Biological Oceanography: An Early History. 1870 - 1960

Biological Oceanography: An Early History. 1870 - 1960

Weight 0.00 lbs
By Eric L. Mills
Foreword by John Cullen
University of Toronto Press, Scholarly Publishing Division © 2011
World Rights
416 Pages 41 Images
Paper
ISBN 9781442613720
Published Jan 2012
Online discount: 20%
 $39.95    $31.96
ebook (EPUB format)
ISBN 9781442663060
Published Jan 2012
Online discount: 30%
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Description
Author
Contents
Reviews

First published in 1989, Eric L. Mills’s comprehensive history of biological oceanography has been praised as ‘superb’ (BioScience) and ‘proof that history need not be dull’ (The Northern Mariner). This first history of the field, which chronicles the scientific work and creativity of its chief contributors, tells a riveting story that is far from narrowly scientific and thoroughly accessible to general readers.

Mills shows how the work and ideas of the main actors are inseparable from some seemingly unrelated factors, including Prussian imperialism, agricultural chemistry, microbiology, and the problems of German universities. Mills also illustrates the significant roles played in the field’s development by the failures of commercial fisheries, the development of analytical chemistry, the establishment of international scientific organizations, and sheer scientific curiosity.

This new edition of Biological Oceanography includes a fresh introduction by the author, as well as an original foreword by noted oceanographer John Cullen. It makes an excellent companion to Mills’s recent history of mathematical and physical oceanography, the multi-award-winning and widely acclaimed The Fluid Envelope of Our Planet.

Eric L. Mills is a professor emeritus in the Department of Oceanography at Dalhousie University and former director of the History of Science and Technology Program at the University of King’s College. He is the winner of the Jehuda Neumann Memorial Prize for the History of Meteorology and Physical Oceanography from the Royal Meteorological Society.

Illustrations
Tables
Acknowledgments

Introduction: The Development of Biological Oceanography

PART 1 The Origin of Biological Oceanography in Germany and Scandinavia during the Late Nineteenth and Early Twentieth Centuries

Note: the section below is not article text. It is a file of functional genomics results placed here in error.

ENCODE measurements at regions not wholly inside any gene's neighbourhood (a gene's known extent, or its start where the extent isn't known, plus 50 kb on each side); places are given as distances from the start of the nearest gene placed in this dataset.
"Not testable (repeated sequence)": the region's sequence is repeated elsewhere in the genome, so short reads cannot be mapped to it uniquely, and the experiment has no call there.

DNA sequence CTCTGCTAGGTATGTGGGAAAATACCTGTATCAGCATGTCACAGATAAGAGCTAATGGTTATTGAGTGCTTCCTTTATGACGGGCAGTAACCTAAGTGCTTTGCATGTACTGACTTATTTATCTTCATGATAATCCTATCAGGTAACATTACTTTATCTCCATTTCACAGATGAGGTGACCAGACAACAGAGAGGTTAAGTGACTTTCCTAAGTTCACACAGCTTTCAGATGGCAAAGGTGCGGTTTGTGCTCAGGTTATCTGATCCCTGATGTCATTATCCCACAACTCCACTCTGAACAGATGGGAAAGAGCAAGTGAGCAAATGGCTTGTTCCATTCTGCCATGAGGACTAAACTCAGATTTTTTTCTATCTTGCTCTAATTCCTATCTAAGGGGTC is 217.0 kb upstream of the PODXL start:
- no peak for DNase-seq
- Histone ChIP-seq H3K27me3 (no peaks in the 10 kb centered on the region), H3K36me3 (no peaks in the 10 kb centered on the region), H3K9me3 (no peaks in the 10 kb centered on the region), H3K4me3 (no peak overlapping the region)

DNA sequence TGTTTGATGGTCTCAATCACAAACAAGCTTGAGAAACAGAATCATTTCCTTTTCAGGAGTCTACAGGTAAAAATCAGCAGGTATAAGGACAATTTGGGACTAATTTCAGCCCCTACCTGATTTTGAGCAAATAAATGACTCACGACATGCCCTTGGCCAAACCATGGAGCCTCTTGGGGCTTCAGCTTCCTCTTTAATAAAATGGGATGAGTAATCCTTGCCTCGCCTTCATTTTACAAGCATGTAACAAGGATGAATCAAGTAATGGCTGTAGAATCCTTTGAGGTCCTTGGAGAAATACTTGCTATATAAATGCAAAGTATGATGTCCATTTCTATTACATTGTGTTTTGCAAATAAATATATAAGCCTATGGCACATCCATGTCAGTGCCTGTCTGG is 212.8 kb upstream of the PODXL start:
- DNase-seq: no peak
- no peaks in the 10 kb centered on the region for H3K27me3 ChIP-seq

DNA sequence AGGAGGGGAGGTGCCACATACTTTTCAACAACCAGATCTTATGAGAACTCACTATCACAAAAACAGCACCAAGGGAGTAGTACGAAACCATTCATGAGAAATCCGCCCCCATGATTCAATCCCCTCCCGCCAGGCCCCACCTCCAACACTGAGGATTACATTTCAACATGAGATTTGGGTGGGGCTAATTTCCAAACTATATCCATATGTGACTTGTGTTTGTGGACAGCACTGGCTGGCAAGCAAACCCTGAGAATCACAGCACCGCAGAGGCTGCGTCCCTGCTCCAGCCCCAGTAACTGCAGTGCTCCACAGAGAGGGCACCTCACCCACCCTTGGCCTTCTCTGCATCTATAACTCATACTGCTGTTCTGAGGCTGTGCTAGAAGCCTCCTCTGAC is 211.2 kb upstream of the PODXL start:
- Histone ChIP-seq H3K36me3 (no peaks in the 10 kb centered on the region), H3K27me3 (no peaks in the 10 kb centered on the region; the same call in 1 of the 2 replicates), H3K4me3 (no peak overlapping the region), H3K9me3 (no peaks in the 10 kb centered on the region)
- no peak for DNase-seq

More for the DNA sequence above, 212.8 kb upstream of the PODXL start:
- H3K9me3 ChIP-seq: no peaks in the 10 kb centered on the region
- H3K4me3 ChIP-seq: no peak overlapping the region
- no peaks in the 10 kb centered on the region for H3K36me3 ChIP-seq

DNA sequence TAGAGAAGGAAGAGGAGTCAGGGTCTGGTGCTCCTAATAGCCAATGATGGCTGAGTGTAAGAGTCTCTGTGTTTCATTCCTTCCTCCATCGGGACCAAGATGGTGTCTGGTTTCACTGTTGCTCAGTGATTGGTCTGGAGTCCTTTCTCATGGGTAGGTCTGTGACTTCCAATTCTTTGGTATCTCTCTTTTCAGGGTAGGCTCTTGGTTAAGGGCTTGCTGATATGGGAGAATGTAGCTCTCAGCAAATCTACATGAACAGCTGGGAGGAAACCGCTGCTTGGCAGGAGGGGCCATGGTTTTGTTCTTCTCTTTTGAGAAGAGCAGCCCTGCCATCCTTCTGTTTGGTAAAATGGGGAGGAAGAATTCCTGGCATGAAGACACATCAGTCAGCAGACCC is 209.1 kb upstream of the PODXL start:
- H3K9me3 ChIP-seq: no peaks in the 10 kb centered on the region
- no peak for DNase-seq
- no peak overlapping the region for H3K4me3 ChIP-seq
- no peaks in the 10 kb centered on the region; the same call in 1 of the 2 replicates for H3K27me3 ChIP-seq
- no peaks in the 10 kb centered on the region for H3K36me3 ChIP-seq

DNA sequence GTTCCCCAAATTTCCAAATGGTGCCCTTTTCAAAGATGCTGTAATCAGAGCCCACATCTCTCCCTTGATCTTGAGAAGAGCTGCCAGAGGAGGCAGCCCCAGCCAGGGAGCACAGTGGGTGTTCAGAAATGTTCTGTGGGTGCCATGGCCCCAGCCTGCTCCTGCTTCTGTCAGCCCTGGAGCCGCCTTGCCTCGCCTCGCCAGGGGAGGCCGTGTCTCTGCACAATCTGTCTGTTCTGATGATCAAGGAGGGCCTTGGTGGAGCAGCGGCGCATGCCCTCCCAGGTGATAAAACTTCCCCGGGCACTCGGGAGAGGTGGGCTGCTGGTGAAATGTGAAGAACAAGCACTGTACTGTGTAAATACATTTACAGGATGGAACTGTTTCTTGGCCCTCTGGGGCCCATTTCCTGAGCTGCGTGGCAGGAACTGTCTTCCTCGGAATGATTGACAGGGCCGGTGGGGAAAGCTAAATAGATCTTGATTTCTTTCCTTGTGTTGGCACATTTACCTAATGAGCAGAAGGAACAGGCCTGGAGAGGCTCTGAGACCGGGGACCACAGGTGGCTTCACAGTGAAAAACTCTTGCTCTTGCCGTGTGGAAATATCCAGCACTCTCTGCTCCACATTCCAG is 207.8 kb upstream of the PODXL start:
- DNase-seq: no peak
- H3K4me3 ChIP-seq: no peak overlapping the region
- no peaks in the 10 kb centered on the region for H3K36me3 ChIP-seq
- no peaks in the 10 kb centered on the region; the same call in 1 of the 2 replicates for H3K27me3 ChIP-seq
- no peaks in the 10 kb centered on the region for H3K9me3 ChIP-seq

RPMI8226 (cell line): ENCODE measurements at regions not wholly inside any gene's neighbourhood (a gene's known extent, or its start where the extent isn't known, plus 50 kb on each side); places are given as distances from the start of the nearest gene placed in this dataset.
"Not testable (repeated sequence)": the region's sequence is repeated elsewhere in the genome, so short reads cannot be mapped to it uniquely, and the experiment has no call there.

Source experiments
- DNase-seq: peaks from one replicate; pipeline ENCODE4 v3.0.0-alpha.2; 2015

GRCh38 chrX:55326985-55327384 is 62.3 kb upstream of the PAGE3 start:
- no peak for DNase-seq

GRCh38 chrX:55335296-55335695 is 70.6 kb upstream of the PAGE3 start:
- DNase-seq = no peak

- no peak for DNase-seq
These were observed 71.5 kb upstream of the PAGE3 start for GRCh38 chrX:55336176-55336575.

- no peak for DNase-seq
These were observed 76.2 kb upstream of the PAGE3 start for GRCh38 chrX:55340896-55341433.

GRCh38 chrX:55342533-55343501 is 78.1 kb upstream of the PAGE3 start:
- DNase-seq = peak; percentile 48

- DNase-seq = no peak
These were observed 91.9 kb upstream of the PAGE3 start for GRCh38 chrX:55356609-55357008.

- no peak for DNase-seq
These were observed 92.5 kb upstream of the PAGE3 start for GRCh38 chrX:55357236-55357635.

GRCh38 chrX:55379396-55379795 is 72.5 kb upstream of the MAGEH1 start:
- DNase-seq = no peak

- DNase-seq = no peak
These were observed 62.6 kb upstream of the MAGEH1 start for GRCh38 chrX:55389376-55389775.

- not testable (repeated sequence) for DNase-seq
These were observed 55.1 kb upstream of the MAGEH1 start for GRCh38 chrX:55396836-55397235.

1. "This Blood of the Sea": The Origin of Quantitative 9 Plankton Biology in Germany, 1870-1911
  2. The Control of Metabolism in the Sea: Karl Brandt, the Nitrogen Cycle, and the Origin of Brandt's Hypothesis
  3. International Oceanography, the Kiel School, and the Fate of Brandt's Hypothesis
  4. "The Water Blooms": The Discovery of the Spring Bloom and Its Control
  5. Hydrography and the Control of Plankton Abundance: Solving the Problem of Plankton Blooms
  6. The End of an Era: The Demise of the Kiel Schoo

PART 2 Biological Oceanography in Britain and the United States, 1921-1960

  1. Food from the Sea: The Origin of British Biological Oceanography
  2. Surveying the Blue Pasture: Plankton Dynamics at Plymouth, 1921-1933
  3. Plankton Production and Its Control: The Marine Ecosystem at Plymouth, 1934-1958
  4. Appreciating Mathematics: The Origin of Plankton Modeling in the United States, 1934-1946
  5. Disciplined Thinking in Biological Oceanography: Plankton Dynamics, Physical Oceanography, and Riley's "Synthetic Method"

Conclusion: The End of One Tale and the Beginning of Another

References

Index

‘[A] superb treatise on the early history of biological oceanography … Mills has constructed an enormously appealing, readable, and intellectual history of biological oceanography that transcends the subject area and delves into the philosophy of science and its management.’

Christopher F. D’Elia, BioScience

‘The book is a must-read for everyone interested in biological oceanography and meets a high standard of scholarship.’

W.H. Berger, Science

‘A richly detailed and yet accessible look at the development of biological oceanography.’

Jane Maienschein, Isis

‘Eric L. Mills’s Biological Oceanography gives proof that history need not be dull … He writes with ease and grace, and with the characters at his disposal he tells a fine story.’

Frederick A. Aldrich, The Northern Mariner